NGC 383 is a double radio galaxy with a quasar-like appearance located in the constellation Pisces. It is listed in Halton C. Arp's 1966 "The Arp Atlas of Peculiar Galaxies." Recent discoveries by the National Radio Astronomy Observatory in 2006 reveal that NGC 383 is being bisected by high energy relativistic electrons traveling at relatively high fractions of the speed of light. These relativistic electrons are detected as synchrotron radiation in the x-ray and radio wavelengths. The focus of this intense energy is the galactic center of NGC 383. The relativistic electron jets detected as synchrotron radiation extend for several thousand parsecs and then appear to dissipate at the ends in the form of streamers or filaments.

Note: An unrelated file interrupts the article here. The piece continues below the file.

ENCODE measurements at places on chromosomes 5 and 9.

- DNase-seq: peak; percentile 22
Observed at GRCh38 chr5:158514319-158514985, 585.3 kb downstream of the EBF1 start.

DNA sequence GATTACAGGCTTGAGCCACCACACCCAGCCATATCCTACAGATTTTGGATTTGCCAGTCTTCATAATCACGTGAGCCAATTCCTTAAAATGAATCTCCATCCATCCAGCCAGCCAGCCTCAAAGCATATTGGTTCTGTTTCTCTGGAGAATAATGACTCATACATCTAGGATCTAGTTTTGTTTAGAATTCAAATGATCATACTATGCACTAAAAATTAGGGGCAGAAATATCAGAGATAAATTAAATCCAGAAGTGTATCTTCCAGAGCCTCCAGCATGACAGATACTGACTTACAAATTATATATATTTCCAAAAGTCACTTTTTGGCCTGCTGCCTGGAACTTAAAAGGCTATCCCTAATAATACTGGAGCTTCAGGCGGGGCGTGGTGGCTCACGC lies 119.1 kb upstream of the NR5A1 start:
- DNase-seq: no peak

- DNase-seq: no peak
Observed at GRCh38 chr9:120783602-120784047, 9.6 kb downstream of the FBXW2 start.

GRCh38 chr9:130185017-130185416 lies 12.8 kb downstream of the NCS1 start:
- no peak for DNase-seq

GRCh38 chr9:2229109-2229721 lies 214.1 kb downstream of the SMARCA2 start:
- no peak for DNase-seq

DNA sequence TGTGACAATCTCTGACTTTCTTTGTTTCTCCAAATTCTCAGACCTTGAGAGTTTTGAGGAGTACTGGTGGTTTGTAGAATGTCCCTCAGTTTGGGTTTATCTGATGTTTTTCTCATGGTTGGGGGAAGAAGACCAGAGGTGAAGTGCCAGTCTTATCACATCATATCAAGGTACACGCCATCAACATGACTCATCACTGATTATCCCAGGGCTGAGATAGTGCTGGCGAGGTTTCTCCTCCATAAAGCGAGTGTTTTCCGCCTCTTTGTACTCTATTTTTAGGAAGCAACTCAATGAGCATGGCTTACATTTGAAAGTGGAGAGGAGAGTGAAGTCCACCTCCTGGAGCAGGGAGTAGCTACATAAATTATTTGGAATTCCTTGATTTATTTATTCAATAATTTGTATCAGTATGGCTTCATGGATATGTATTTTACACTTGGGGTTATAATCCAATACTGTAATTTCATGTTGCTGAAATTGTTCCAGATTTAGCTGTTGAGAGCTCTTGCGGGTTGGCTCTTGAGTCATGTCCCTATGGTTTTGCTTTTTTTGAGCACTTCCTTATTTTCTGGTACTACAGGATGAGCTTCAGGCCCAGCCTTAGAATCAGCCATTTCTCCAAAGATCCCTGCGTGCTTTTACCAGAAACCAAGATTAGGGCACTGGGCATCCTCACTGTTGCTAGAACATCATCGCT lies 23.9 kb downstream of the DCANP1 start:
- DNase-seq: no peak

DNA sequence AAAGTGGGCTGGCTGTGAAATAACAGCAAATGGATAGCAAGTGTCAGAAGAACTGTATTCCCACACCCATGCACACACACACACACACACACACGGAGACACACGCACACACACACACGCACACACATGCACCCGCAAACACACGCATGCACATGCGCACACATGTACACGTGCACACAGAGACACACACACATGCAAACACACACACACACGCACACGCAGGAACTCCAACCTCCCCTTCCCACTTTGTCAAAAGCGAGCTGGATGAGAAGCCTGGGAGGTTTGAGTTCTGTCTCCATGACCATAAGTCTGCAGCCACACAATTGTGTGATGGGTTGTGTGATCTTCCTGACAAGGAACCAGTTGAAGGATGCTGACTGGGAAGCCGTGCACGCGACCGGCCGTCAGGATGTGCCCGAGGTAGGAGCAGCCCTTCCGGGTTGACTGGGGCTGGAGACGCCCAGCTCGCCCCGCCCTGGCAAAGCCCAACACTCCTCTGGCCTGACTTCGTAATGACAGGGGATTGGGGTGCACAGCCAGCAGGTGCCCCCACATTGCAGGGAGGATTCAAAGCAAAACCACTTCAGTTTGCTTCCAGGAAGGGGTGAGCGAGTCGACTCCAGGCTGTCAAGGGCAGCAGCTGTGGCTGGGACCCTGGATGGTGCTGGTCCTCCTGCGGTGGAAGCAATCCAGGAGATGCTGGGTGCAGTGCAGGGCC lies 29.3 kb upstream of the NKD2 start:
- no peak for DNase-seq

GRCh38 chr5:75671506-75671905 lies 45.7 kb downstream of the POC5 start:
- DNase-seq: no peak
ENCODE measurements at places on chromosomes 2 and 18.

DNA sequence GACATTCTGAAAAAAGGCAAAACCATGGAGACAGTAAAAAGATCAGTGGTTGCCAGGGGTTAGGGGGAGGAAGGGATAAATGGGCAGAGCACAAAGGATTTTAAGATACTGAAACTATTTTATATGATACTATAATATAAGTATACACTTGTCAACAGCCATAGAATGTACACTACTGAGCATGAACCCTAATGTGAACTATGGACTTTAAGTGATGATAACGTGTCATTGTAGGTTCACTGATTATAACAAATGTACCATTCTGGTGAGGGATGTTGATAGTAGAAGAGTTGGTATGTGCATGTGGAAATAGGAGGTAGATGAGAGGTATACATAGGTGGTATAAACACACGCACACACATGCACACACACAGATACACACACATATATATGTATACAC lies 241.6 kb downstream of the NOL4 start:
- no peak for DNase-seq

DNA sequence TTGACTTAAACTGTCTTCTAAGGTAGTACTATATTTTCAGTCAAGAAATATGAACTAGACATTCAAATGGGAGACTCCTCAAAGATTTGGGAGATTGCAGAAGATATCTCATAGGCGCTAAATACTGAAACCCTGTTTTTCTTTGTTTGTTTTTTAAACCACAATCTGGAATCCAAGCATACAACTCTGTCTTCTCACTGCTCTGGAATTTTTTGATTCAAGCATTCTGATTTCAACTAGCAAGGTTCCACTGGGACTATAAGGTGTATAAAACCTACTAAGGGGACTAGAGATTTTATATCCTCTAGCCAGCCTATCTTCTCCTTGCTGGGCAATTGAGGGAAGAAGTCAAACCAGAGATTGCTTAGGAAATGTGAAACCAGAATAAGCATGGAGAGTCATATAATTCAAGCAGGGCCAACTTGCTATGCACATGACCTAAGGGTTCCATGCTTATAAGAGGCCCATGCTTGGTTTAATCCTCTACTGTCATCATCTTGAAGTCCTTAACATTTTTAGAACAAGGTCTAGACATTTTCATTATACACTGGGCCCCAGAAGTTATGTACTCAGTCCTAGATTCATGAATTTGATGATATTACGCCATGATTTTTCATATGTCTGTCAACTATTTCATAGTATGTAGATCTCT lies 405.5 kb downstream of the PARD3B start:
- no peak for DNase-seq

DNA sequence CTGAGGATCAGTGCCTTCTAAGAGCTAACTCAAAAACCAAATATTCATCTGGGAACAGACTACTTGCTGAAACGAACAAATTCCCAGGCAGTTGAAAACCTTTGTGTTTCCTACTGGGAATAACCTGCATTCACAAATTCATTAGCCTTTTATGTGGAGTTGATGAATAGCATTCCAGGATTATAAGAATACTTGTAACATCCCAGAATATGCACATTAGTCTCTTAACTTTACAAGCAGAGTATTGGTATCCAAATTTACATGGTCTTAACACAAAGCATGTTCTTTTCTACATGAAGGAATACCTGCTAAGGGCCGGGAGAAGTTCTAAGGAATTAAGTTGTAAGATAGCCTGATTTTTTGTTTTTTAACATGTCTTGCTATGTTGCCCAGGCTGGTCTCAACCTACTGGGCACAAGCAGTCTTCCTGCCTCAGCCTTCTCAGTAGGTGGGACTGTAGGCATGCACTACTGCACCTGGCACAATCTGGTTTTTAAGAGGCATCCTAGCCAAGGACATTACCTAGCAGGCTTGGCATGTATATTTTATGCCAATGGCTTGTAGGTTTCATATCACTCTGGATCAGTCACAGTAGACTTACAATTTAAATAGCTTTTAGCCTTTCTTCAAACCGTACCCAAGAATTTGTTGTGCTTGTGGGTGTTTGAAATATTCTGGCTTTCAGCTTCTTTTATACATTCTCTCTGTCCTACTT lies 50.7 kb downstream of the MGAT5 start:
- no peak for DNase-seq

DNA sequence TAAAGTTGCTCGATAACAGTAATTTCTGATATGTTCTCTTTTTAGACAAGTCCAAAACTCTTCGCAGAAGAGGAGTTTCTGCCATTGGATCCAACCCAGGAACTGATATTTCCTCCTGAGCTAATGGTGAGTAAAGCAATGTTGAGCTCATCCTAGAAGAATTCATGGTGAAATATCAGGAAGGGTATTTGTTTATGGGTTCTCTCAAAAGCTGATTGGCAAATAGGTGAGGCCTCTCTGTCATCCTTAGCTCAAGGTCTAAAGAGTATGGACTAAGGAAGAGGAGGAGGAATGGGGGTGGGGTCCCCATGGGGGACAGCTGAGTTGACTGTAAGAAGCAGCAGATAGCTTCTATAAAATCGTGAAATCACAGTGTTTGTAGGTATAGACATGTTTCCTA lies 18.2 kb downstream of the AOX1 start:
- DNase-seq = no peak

|Observation data (J2000 epoch)|
|Right ascension||01h 07m 24.959s|
|Declination||+32° 24′ 45.21″|
|Apparent magnitude (V)||13.4|
|Apparent size (V)||2.34´X1.95´|
|3C 31, NGC 383, UGC 689, LEDA 3982, 4C 32.05, QSO B0104+321|
There are four other nearby galaxies NGC 379, NGC 380, NGC 385, and NGC 384 which are suspected of being closely associated with NGC 383, as well as several other galaxies at relatively close distance.
- "NASA/IPAC Extragalactic Database". Results for QSO B0104+321. Retrieved 26 October 2006.
- "Distance Results for NGC 383". NASA/IPAC Extragalactic Database. Retrieved 31 March 2010.
- "NGC 383". SIMBAD. Centre de données astronomiques de Strasbourg.
- "List of Supernovae". IAU Central Bureau for Astronomical Telegrams. IAU. Retrieved 19 February 2017.
- Media related to NGC 383 at Wikimedia Commons
- 3C31 = B0104+321 (Alan Bridle / 18 June 2008)
- Wikisky image of NGC 383